Sunday, September 04, 2022

A brahmin, a butterfly and a 121-year-old 'love story'

What you see here are a couple of blurry images from the 1901 film The Brahmin and the Butterfly, by the legendary magician-cum-pioneering director Georges Méliès. He plays a flute-wielding “brahmin” who summons a large caterpillar from the forest, affectionately kisses it (the caterpillar kisses him first in case you’re worrying about consent), then puts it in a cocoon whereupon it transforms into a beautiful butterfly and then a princess. Brahmin and princess frolic and gambol for a bit, but then there’s one final twist. All in a running time of under two minutes.

This is one of the works from cinema’s first decade that I have been watching as part-preparation for a film history/film appreciation course that I will soon be teaching at the Jindal School of Journalism and Communication. The little film is most enjoyable on its own terms, but I also thought it notable as possibly the first cinematic expression of the idea that love means trying to control/change another person into the image you have fixed in your head. That theme is central to Hitchcock’s Vertigo, and the force of its execution in that film (as well as the subtextual commentary on a director/artist trying to dominate and transform his actors/raw material) has made Vertigo a critical favourite for decades now. But Méliès was there a full 57 years before (in a much more rudimentary form, of course) – and he was also an illusionist by profession, using people and objects as shape-shifting tools for his art.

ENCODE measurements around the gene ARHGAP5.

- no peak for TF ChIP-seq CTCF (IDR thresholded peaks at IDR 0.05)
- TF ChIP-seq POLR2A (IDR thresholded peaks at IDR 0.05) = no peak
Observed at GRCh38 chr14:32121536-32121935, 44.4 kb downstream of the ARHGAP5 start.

Anyway, the critic Paolo Cherchi Usai called The Brahmin and the Butterfly “the most beautiful love story of early cinema", which is a more concise description. You can watch it here. (Many other
Méliès films are available online too.)

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